Not that the United States and Canada are alone on this - Taiwan has begun internalizing the Communists' Falun Gong War (Between Heaven and Earth) - but as the leader of the free world, the U.S. in particular should be immune to this sort of thing. In fact, the strength of ordinary Americans themselves was enough to stop the Communists' attempts at intimidation in New York City (Epoch Times); one can only shudder to think what might have happened had Mayor Bloomberg taken the Tainan approach.

Absent such strength on the global stage, the cadres are continuing their advance. They are now trying to apply revisionist history to Darfur (Washington Times), turning the Olympics into a weapon for "smashing the separatist plot of the Dalai Lama clique" (BBC and the Epoch Times).

Yet with all of this good news, the cadres may face trouble in their closest and most geopolitically profitable relationship - the one with Russia. After years of being Communist China's largest arms supplier, the Russian government is starting to wonder if it is "supplying weapons to an army that may turn against it tomorrow."

No military has been closer to Beijing than the one based in Moscow, yet now, as Communist China is starting to reverse engineer the weapons they have imported (and even export their version to other nations, like Pakistan), Moscow is getting skittish. Russia isn't alone either; several Asian neighbors of Communist China have responded to Beijing's charm offensive by demanding to know why the United States hasn't stopped it (Daniel Twining in the Weekly Standard):
Asian leaders broadly seek closer relations with Washington, scold their U.S. counterparts for neglecting the region, are deeply insecure about any hint of an American pullback, and increasingly identify democratic political values as the basis for closer cooperation with America and each other.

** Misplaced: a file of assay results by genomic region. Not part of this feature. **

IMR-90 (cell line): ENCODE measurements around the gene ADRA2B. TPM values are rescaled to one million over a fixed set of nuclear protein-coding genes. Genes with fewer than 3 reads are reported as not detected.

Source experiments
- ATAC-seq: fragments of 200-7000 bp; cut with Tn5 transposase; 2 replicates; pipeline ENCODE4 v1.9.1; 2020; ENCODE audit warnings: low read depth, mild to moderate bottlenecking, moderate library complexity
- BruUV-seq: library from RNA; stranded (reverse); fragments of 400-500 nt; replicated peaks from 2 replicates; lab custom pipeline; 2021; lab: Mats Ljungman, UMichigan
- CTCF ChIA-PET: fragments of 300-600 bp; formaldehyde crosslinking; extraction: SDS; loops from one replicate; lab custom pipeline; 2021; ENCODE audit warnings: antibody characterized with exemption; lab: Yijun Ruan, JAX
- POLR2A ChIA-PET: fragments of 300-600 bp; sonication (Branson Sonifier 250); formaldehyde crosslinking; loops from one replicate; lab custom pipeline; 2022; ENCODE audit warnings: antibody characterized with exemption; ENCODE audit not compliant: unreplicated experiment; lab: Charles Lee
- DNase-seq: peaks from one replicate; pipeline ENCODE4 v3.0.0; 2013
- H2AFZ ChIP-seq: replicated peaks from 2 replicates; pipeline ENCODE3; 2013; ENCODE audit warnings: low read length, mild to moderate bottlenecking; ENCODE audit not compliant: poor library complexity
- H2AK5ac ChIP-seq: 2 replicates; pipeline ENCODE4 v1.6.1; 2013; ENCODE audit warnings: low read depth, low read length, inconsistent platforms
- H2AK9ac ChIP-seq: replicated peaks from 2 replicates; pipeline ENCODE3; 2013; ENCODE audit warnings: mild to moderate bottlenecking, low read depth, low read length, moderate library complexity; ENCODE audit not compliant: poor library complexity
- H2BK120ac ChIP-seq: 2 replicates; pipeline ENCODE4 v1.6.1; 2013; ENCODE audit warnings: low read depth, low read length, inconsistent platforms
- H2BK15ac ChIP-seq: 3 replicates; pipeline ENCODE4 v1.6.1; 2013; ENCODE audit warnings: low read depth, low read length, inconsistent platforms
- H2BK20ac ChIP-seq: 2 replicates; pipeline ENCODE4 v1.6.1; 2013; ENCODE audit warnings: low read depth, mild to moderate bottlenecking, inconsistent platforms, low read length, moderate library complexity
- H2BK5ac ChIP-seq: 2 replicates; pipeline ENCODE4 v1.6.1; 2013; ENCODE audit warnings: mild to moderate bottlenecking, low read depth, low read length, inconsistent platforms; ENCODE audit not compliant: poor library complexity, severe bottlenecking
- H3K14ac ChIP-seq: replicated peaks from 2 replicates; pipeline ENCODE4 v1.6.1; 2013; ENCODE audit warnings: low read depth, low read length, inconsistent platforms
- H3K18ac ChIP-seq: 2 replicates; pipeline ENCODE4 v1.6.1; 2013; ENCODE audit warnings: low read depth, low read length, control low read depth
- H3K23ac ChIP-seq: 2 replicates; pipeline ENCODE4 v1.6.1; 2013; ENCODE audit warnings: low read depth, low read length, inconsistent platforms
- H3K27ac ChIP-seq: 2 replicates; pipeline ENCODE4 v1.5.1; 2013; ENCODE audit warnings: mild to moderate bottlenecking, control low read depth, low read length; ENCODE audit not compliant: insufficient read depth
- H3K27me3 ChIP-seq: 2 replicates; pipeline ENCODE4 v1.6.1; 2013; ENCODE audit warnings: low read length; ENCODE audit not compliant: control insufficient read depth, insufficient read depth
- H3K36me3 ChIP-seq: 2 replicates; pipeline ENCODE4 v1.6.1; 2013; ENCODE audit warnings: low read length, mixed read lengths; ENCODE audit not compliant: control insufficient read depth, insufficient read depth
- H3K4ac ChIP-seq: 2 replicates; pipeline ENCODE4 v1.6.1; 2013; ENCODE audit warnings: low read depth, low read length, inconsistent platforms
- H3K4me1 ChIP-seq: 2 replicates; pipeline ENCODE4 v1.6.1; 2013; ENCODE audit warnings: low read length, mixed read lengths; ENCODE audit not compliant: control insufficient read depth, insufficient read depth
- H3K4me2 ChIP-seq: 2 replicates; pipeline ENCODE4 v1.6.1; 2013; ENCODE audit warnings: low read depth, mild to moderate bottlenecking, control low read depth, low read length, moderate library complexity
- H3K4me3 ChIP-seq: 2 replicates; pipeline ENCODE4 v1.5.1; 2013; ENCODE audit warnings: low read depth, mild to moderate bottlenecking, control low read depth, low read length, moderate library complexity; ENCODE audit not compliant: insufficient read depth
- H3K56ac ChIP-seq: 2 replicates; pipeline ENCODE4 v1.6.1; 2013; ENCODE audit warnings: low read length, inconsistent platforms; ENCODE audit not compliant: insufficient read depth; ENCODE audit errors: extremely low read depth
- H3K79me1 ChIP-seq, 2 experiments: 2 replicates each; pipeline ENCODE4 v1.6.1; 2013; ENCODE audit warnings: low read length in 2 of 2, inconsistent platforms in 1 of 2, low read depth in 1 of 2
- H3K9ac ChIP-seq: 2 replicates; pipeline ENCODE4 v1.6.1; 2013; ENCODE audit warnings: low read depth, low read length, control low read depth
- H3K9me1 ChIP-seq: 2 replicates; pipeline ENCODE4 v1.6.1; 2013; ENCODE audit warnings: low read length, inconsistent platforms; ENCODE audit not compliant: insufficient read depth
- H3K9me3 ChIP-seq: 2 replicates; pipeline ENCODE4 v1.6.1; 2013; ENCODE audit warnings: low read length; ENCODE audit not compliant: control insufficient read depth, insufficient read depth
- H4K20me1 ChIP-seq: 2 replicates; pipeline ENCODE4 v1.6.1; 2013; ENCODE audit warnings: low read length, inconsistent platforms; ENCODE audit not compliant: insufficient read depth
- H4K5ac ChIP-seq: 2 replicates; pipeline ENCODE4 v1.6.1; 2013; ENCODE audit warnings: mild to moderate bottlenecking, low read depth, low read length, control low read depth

Once again, the closer one is to the Communist regime, the more one is worried.

The parallels to the first Cold War here, in particular the pre-NATO era, is striking. Once again, front-line nations looking eerily across the divide at a rising tyranny are looking to a somewhat indifferent United States for help. As for Russia, its journey will be much longer, and may never come to fruition, but if it does, it would deal a hammer-blow to the Communists' geopolitical objectives.

Either way, we are once again seeing that those with the most exposure to Communism (in this case, the Chinese version) are the most worried about it (that especially applies to the Chinese people themselves - Boycott 2008 and Washington Post - even as the outside world misses it - Newsweek). As with the Soviet Communists before them, the Chinese Communists may very well sow the seeds of their own destruction not by how they treat their enemies, but their friends and neighbors.

Wednesday, June 25, 2008

It's time for a change in the Conservative Party of Canada

Canadian Prime Minister Stephen Harper made his retreat from anti-Communism official with the permanent appointment of pro-"engagement" David Emerson as Foreign Minister (CTV and National Post). As someone who supported Harper in the 2006 election for the anti-Communist policies he had espoused as Opposition Leader, I have no choice but to withdraw that support now and call for the Conservative Party of Canada to change leaders.

Placing Emerson permanently in Foreign Affairs is a terrible mistake; wrong on principle, wrong on national interest, and wrong on politics. That Harper did it anyway reveals a PM who has lost his way, and unless he is removed, will also lead the Tories into the wilderness.

On principle: Under Harper's leadership, the Conservative Party became arguably the most anti-Communist party in the democratic world. Its election in 2006 gave Canada an opportunity to be the world's genuine conscience (as opposed to the phony conscience the Liberals and used as a model, which the rest of the world ignored, BTW). That potential is now in ashes.